My first wedding of the season brought me to beautiful Southern Idaho to document John and Kelsey’s wedding at Barber Park in Boise, Idaho.
This wedding was a perfect example of how everything doesn’t always go perfect and as planned — half of the park was flooding due to high waters on the Boise River, the wind flared up during the ceremony nearly knocking the alter backdrop into the pastor — yet, these two handled it with total ease and kept on going without skipping a beat. In fact, they laughed about it lightheartedly later at the reception. This is one thing I think every bride and groom should understand — a wedding is a huge event to plan and carry out and not everything will be perfect. But, at the end of the day, you’re married to the one you love with the rest of your lives ahead of you to spend together. But a wedding without at least one minor hiccup is almost unheard of.
These two were some of the most easy-going, stress free cats I’ve ever had the pleasure to work with, and despite the minor occurrences, they made their big day as perfect as it could be with much laughter and celebration amongst their families and friends.
I’m honored to have been able to document the celebration with these two and I wish them many happy years together!
Congrats you two!
I snapped a few frames in Boise and along the drive through Southern Idaho too. Here’s a few of my favorites from the trip:
I recently picked up a Pentax K1000 film camera with 50mm f2 lens attached for $35. The camera is one of the most, if not the most popular film slr produced from the ’70s through the early ’90s. Anyone from photojournalists to budding photography students were liable to pick one of these cameras up. Lucky for me, I got mine for about $200 less than what they sold for new (Thanks digital photography!)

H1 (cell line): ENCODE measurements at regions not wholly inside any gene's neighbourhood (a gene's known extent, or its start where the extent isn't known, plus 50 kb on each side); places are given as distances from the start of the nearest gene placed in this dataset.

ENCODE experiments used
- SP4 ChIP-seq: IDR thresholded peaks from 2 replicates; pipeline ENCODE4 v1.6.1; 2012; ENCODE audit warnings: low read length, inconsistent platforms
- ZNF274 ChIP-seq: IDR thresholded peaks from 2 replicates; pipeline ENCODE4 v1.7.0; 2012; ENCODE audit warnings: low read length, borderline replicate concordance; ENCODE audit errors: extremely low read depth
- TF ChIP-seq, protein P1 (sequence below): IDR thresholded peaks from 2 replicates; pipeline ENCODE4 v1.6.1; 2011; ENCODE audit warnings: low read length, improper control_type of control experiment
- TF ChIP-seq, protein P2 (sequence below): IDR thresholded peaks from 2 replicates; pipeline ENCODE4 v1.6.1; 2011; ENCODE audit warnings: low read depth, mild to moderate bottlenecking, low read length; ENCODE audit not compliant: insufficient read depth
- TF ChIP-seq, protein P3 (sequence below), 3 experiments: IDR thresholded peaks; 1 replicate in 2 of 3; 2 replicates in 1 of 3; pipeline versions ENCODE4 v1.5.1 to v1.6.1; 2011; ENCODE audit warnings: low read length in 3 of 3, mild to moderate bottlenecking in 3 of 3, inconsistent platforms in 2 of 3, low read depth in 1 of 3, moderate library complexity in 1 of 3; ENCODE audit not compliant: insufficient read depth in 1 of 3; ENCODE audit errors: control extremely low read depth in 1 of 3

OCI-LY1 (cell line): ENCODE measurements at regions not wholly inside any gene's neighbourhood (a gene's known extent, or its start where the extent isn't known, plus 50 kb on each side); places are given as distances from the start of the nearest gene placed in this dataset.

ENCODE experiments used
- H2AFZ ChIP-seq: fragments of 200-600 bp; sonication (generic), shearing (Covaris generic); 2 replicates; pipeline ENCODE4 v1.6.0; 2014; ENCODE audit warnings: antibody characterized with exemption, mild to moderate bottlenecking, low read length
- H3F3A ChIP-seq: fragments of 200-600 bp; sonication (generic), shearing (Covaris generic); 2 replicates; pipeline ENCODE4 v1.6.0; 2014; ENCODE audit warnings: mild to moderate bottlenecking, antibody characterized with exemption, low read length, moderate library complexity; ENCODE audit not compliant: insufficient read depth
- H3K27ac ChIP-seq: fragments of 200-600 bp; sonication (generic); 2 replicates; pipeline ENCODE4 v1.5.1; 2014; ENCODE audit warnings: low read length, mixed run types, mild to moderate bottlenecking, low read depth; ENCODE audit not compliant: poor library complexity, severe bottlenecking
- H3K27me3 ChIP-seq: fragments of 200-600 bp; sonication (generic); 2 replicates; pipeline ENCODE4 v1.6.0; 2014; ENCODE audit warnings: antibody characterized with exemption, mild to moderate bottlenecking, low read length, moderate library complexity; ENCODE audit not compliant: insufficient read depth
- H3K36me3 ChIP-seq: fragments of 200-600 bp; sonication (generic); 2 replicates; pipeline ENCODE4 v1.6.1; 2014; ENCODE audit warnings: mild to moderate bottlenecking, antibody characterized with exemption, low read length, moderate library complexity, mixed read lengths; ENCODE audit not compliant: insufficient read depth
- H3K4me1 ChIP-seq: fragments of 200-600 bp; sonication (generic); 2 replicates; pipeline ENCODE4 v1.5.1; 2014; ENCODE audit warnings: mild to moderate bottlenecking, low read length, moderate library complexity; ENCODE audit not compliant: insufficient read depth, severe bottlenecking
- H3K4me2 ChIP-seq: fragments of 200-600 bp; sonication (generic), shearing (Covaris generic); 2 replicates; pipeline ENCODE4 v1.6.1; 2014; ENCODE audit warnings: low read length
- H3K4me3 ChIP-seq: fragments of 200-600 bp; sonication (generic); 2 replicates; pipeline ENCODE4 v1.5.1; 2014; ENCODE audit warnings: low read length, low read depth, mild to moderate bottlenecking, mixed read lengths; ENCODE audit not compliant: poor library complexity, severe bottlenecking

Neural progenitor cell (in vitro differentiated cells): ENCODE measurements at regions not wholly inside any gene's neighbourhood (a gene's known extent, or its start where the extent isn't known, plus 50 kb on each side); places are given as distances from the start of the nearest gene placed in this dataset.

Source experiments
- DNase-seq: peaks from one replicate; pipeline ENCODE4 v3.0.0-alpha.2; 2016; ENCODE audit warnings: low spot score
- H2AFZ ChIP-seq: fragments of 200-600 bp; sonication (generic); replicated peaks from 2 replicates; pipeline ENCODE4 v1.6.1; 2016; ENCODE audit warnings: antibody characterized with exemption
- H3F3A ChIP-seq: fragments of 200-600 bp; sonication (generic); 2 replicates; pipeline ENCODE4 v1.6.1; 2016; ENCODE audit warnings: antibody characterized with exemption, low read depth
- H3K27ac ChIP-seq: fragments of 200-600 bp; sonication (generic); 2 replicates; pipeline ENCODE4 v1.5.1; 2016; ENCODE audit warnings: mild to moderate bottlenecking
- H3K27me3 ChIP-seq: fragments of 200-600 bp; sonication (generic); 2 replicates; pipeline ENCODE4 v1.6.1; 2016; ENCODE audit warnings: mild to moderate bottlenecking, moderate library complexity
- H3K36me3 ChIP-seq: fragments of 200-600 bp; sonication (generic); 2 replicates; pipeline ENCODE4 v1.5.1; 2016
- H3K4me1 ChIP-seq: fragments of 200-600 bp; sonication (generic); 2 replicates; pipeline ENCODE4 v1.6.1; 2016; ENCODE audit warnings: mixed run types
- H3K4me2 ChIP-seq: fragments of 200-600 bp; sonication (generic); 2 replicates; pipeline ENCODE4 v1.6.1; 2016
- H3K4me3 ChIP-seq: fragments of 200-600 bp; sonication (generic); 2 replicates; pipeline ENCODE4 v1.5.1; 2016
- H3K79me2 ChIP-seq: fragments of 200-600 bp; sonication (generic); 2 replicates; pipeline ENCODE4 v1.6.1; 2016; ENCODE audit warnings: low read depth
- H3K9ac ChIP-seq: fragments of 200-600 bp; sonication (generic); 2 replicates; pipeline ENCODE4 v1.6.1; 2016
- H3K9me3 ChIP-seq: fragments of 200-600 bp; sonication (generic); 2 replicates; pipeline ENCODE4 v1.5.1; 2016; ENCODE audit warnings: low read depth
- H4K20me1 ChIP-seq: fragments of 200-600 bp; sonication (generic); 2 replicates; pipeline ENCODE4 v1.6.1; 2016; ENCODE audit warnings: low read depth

I tell people I shoot “fully manual” with my DSLR cameras, but I realized after shooting a couple rolls with the K1000 that putting a DSLR in “manual mode” is far from a true manual camera like the one I just picked up — manual focusing, manual film advancing, manual everything.
I’m not sure how photojournalists were able to use cameras like these, especially when shooting sports, but I bet they were less lazy than we are with our digital cameras. Every time I went to make a frame with the K1000, I had to carefully think about what was in the frame and make 100-percent sure my exposure was where I wanted it and that I was focused in the right spot. Taking a garbage photo means nothing with a digital camera — no cost, no consequences. But with film, that’s a waste of time, money, and film. When you only have 24 exposures in a roll, you tend to make each one count.
Most of the photos from the two rolls I shot in the morning to afternoon along Santa Monica, Venice and Muscle Beaches in Southern California. I have a lot to learn about film (as I know practically nothing at this point) but I was pretty satisfied with my results. I used Fuji 200 speed film (cheap stuff — $6 for four rolls) and had my film scanned at Costco and put onto a cd as jpegs. I did minor editing in Adobe Lightroom 3 and sometimes Photoshop CS5.
My first mistake was probably using cheap film as it seemed quite grainy for 200 speed. My second mistake was underexposing most images a stop or two. I typically do this shooting digital because I always shoot in raw and am able to bring the exposure up while maintaining excellent color detail due to the underexposure, allowing me to add extra saturation in selective color, making the colors really pop after processing. I realized with film that this just results in dark faces that can’t really be recovered successfully in post. I converted most of the files to B&W because I’m really fond of the documentary stuff shot with B&W film. There’s definitely something to be said about making frames with a 50mm. I’m starting to really take a liking to shooting with a 50 again.
Hope you guys enjoy these and I’m sure I’ll be posting more down the road.